The draft is now less than three weeks away, with some draft-eligible players already seeing their season close. The Pittsburgh Pirates have three selections on June 9th, picking 22nd, 41st and 68th overall on the first day of the draft. Today we look at a new mock draft from Scout.com, as well as an article from John Manuel at Baseball America. Manuel describes the strengths and weaknesses at the top of this year’s draft class. Yesterday, we posted a new mock draft from Jim Callis at MLB Pipeline.
Scout.com posted their fourth mock draft and they actually go to the 41st overall pick. As I always say with the later first round picks, I would focus more on the type of player who may be available, rather than the individual player. Once you get past the first 10-15 picks each year, then it’s tough to tell who might go where, but you will always have a general idea of what kind of player you can expect to get with that pick.
Scout.com has the Pirates taking Ian Anderson with the first pick. He’s a prep right-handed pitcher out of New York, who has been mentioned here often. Most people have him ranked a little higher due to his huge upside. The problem with ranking him too high is that scouts haven’t really got a good look at him this year. He has missed time with both a minor injury and illness. Anderson has also missed a chance to throw in front of scouts due to weather. Players in New York already have a short season to begin with, so no one has really had a good look at him. He pitched on Thursday and threw a one-hit complete game, striking out 12 batters.
The Pirates have passed on two pitchers with similar stories recently, Scott Blewett in 2014 and Mike Nikorak last year. Both high upside prep pitchers from cold weather states. Both considered raw, yet rated in the top 20 by most draft experts. They also both slipped in the draft. The same thing could happen with Anderson, especially with all the limited looks at him.
For the 41st pick, Scout.com has a pitcher who is in college, yet is very similar to Anderson. Alec Hansen from Oklahoma was once considered possible for the first overall pick due to his 6’7″ frame that produces a plus fastball and a plus slider. The one thing that many thought could hold him back from that top spot was his control. That turned out to be true, and then some. Hansen was supposed to be a regular at the top of the Oklahoma rotation, yet he has pitched just 45.2 innings this year, appearing out of the bullpen four times. He has 68 strikeouts and a .236 BAA, but that comes with a 5.32 ERA and 34 walks.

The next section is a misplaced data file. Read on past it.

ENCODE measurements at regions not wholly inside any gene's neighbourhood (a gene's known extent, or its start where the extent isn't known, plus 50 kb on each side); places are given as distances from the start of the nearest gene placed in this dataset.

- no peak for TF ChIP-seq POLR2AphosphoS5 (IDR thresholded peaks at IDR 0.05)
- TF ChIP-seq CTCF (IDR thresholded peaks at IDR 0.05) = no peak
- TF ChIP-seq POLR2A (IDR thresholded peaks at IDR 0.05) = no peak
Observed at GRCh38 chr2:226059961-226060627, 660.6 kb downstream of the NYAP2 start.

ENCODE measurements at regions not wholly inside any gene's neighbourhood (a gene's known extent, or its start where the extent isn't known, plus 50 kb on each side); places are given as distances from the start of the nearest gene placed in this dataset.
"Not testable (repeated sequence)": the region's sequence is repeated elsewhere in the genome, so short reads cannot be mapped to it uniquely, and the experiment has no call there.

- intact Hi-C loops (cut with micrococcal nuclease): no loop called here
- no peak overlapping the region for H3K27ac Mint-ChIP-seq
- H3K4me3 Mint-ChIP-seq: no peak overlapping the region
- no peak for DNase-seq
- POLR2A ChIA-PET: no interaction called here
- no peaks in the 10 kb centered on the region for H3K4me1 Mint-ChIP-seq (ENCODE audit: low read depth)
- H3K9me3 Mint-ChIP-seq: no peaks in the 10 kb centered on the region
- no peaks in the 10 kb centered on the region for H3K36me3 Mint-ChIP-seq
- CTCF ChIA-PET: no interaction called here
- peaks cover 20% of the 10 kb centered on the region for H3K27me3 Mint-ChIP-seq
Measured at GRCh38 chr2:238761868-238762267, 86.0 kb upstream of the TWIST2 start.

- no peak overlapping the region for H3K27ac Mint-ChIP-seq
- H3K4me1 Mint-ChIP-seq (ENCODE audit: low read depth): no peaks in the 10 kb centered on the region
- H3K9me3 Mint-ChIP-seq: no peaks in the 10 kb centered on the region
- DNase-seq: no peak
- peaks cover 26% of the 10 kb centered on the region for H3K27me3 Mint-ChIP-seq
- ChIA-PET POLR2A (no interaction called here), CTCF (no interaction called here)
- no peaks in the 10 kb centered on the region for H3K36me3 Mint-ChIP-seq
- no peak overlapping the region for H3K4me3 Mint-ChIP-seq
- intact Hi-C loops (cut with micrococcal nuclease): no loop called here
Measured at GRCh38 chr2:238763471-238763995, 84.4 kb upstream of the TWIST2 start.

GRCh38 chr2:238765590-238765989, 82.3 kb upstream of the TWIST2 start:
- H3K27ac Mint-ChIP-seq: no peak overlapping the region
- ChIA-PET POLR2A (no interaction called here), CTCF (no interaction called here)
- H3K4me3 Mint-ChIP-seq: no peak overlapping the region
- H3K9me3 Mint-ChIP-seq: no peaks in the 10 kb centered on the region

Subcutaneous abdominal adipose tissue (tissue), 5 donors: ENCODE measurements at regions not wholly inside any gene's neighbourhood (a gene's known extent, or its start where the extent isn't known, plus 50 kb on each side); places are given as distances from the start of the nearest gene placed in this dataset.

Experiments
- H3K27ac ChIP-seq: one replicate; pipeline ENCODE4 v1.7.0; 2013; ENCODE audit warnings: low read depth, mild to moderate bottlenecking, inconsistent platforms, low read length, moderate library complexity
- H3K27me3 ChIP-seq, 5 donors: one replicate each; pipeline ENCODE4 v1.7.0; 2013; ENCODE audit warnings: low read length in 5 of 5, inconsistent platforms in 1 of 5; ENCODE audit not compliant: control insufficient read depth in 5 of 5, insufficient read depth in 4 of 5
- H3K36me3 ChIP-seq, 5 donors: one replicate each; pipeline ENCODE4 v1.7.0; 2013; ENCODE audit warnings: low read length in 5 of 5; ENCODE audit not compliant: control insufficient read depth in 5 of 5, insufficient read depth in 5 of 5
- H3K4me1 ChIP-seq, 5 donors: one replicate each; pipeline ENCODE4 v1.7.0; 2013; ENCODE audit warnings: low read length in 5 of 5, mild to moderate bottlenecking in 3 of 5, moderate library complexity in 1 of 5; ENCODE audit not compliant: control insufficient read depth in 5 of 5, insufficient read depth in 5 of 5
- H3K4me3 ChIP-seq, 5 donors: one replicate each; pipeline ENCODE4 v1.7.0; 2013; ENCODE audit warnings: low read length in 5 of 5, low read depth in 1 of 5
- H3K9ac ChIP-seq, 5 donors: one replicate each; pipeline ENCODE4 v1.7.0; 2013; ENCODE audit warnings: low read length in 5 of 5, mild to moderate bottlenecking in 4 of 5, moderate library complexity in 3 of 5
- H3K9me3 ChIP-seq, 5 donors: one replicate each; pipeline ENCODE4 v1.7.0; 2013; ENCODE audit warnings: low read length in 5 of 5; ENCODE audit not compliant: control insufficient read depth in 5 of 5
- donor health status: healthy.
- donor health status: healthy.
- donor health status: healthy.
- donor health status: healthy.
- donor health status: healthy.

Hansen has huge upside, but he’s a risk anywhere at the top of the draft. Further down with a lesser price tag, you might be willing to take that risk. While an Anderson/Hansen package at the top offers tremendous upside for one team, there is also a better than normal chance you get nothing out of them.
** John Manuel from Baseball America has a look at the strengths and weaknesses of this draft class. Manuel likes the depth at the top with both prep pitchers and hitters. That could be good for the Pirates with the 41st pick, as many teams tend to go the safe route with a college pick early in the draft. It may offer them a chance to get a high upside prep pick, who they were possibly considering with the 22nd pick.
The college catching group has also made strides this season, though that’s a position where many players don’t actually stick there in the pros. It still offers plenty of solid bats, mixed with some defensive specialists. Manuel is down on college pitching, saying that it offers very little premium talent after Florida’s A.J. Puk, who should go in the top five picks. There are a lot of highly rated college players, but even the best after Puk don’t project to be #1-2 starters in the majors.
** Baseball America also has a feature on Will Craig from Wake Forest, which is worth checking out. Craig will offer some team a tremendous bat with power and a good ability to make contact, while also showing strong plate discipline. The issue with Craig and his draft spot, is his spot on the field. He plays third base now, so a team that thinks he can stick there, would probably be willing to draft him higher than a team that sees him as a future first baseman. It seems that more scouts believe he will end of at first base, rather than improve enough at third base to handle it at the upper levels.
** Kendall Rogers from D1 Baseball announced that Dalton Jefferies, a right-handed pitcher from Cal, will return to action in the bullpen this weekend. Jefferies has been out since late March with what was described as a SLAP tear, which is basically a pitching related shoulder injury. Prior to his injury, Jefferies was consistently ranked near the 22nd spot, even going to the Pirates in an early mock draft. Now he has a short time to prove to teams that he is healthy and worth a high pick.